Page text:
As the Consumer Electronics Show opens in Las Vegas, Madhumita Murgia previews some of early products unveiled
On the eve of the opening of the world’s largest technology show, CES 2016, hundreds of eager show-goers are crowded into a cavernous ballroom in one of Las Vegas’ many, identical-seeming convention centres.
Unlike the city’s usual offerings of slot machines and blackjack tables, the room is crammed with more than 200 exhibitors of 2016’s cutting-edge, futuristic or just simply crazy technologies, ranging from live 3D printed nails to pet-tracking wearables – the curtain-raiser for the largest CES in the event’s 49-year history.
The theme of this CES 2016 seems to be “smart” everything – within a few feet of each other, you can find smart scales, smart thermometers, smart suit steamers, smart pill packs, smart ski vests, and the world’s first smart shoe, the Digitsole .
British company Smarter, which previously made the iKettle, has unveiled three new products this year, all under £100 – including a smart camera for your fridge which takes real time photos of its contents (never again wonder whether you’ve run out of milk), and smart mats for your groceries which can tell how much salt is left in the bottle, or whether you need to buy more ketchup, just from the container’s weight.
“We expect 20,000 new products to debut at CES this year – and at least 75 pc, if not all of them will have sensors,” said Shawn DuBravac, chief economist of the Consumer Technology Association, which organises CES. “Sensors have really exploded in the last two years, so all analogue products are now being replaced by digital versions.”
Other examples of internet-connected devices debuting this week include molecular food scanner SCiO, which can help you track every calorie and ingredient in your meals; and Whirlpool’s smart dishwasher, which can be linked to your Nest thermostat. “This means you can set it to run only when you are away for home, or when energy costs are lowest,” DuBravac explained.
The Telegraph’s favourite smart device was the PicoBrew – a smart craft-beer brewer for the amateur beer enthusiast. Founded by ex-Microsoft computer scientist Bill Mitchell, the sleek machine has 3 patents, including a steam-injection heating system and special valves, that make it small, cheap and quick, speeding up the fermentation process to just three days.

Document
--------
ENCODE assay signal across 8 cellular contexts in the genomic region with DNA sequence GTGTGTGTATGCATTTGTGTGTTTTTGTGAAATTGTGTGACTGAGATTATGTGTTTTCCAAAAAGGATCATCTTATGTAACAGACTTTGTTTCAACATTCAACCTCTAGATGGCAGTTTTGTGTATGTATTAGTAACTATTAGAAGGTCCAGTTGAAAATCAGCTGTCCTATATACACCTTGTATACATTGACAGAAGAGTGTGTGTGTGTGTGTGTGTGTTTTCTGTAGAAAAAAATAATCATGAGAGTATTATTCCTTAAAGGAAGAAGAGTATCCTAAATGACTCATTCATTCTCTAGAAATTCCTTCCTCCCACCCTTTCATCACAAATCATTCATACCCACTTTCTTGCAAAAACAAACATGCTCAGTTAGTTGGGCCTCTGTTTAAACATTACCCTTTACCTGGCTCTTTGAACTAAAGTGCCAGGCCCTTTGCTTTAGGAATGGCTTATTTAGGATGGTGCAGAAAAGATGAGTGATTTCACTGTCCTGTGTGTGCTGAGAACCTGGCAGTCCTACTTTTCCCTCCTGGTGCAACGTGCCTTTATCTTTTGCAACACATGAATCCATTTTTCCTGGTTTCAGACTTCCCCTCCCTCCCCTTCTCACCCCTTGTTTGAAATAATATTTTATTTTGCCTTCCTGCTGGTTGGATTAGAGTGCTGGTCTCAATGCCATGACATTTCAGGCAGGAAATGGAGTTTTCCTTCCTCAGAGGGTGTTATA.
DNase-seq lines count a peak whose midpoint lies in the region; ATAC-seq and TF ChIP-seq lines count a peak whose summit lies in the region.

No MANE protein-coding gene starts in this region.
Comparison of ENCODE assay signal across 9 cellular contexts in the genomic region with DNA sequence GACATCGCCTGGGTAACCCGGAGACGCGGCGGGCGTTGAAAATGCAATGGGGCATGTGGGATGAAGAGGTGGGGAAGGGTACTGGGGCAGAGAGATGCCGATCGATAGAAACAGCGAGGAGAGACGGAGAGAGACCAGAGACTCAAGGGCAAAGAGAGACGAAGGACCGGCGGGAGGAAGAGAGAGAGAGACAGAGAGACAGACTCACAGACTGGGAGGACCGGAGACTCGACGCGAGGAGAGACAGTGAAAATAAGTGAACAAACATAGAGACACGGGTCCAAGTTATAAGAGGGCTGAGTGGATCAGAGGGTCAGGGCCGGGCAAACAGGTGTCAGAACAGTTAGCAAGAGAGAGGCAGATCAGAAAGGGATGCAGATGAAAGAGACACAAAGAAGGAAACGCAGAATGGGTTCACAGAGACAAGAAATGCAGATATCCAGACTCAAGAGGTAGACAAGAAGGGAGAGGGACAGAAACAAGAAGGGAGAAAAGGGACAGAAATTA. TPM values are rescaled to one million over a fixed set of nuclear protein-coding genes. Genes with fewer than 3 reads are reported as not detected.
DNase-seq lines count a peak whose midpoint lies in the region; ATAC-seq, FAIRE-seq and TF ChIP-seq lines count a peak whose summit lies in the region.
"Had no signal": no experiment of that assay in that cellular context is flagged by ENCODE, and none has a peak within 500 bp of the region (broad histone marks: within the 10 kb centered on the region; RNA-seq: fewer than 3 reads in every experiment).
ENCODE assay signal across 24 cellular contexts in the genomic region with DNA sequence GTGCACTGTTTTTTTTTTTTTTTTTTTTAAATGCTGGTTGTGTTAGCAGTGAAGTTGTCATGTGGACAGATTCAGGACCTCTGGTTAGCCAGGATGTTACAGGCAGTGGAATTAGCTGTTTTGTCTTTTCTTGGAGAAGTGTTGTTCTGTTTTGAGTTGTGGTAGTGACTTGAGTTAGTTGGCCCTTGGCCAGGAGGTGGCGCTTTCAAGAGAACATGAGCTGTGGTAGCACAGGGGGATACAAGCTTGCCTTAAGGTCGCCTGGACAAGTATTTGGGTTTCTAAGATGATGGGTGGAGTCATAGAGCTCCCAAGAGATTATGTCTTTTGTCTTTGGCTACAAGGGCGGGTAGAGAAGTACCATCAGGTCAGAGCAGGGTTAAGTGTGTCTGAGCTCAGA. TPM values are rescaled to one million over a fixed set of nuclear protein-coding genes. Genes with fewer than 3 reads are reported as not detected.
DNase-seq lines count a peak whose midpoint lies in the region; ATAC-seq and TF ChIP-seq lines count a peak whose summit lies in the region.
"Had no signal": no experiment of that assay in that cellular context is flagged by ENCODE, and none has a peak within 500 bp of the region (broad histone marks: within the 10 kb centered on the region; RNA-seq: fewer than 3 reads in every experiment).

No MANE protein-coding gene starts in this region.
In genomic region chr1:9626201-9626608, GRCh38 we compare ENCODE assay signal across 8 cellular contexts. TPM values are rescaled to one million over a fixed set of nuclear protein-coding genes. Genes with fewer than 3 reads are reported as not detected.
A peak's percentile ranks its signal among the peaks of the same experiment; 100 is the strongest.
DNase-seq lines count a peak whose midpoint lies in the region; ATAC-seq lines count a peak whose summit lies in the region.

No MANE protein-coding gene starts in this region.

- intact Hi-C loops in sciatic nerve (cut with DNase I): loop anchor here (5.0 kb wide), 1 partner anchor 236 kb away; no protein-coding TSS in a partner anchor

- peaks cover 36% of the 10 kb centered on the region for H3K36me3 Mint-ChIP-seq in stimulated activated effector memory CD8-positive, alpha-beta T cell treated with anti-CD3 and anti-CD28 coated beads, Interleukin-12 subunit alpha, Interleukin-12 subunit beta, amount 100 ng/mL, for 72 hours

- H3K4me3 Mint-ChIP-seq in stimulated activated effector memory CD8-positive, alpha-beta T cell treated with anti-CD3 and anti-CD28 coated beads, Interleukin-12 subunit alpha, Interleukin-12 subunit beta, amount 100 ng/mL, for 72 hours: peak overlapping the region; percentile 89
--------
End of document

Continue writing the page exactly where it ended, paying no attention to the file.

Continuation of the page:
The $599 tabletop brewer comes with about 80 different pre-mixed hops-and-grains recipe packs, and you can even create your own one through the app. The entire brewing process is controlled by your smartphone.
Beyond the Internet of Everything, drones took centre-stage. The Telegraph’s picks of drones on the showfloor include winner of the CES 2016 Innovation Award, Lily Robotics which makes a “throw-and-shoot camera” – a 2.8 pound camera drone ($799, shipping begins in February 2016), which follows the user via a tracking device.
Chinese drone giant DJI showcased its new Phantom 3 4K – its first-ever sub-$1000 drone with a 4K camera and WiFi transmission upto 1.2km.
And finally, popular drone-maker Parrot showed its giant Disco Drone – a 50-miles-per hour sleek fixed-wing aircraft with a 1080p camera onboard, weighing just 700 grams. When the show opens officially on Wednesday, there will be an Unmanned Systems marketplace, with 26 different exhibitors.
Just as beer-brewers and remote-controlled planes are getting smarter, so are our vehicles – CES 2016 has been ironically dubbed one of the country’s biggest car shows, with nine major automakers debuting designs or new partnerships this week.
That prophecy has already started to fulfil itself – GPU chip maker Nvidia kicked off the week’s keynote speeches with the announcement of its “supercomputer” for driverless cars. This new system apparently has power equivalent to 150 Macbook Pros, squeezed into a lunchbox-sized case and can tell apart cars, humans and street signs.
Its supercomputer is already being tested in cars by companies ranging from Volvo to BMW, Daimler, Ford and Audi, which managed to train its cars to read German road signs better than any other computer, and even humans could.
Following on from driverless cars, electric cars had their moment too: Californian-based, Chinese-backed startup Faraday Future unveiled its Batmobile-esque electric supercar, the FFZero1, described by head designer Richard Kim as an “extreme testbed” for the “future of mobility.”
The car, which will have driverless capabilities, has a modular design. Its fundamental VPA platform can form the basis of any type of car silhouette, ranging from a luxury sedan to an SUV.
Engineers can swap in different batteries and motors, allowing variable car ranges and horsepower on the vehicles. “You don’t need a 100 year legacy to know what the future should look like,” Kim said, in a dig at carmakers like Ford.
Despite the conviction that virtual reality will be an overriding theme this year, the Telegraph didn’t find many preview exhibitors devoted to the area. However, Facebook-owned VR headset Oculus Rift has announced it will open its pre-orders on January 6, and Taiwanese phone-maker HTC is expected to reveal major developments in its Vive headset this week, so the hype will likely build.
As 150,000 people converge onto Las Vegas from 150 different countries over the next days, in a gathering larger than the recent Winter Olympics, the year’s biggest and most innovative technology trends are slowly starting to take shape. Watch this space.
This article was written by Madhumita Murgia in Las Vegas from The Daily Telegraph and was legally licensed through the NewsCred publisher network.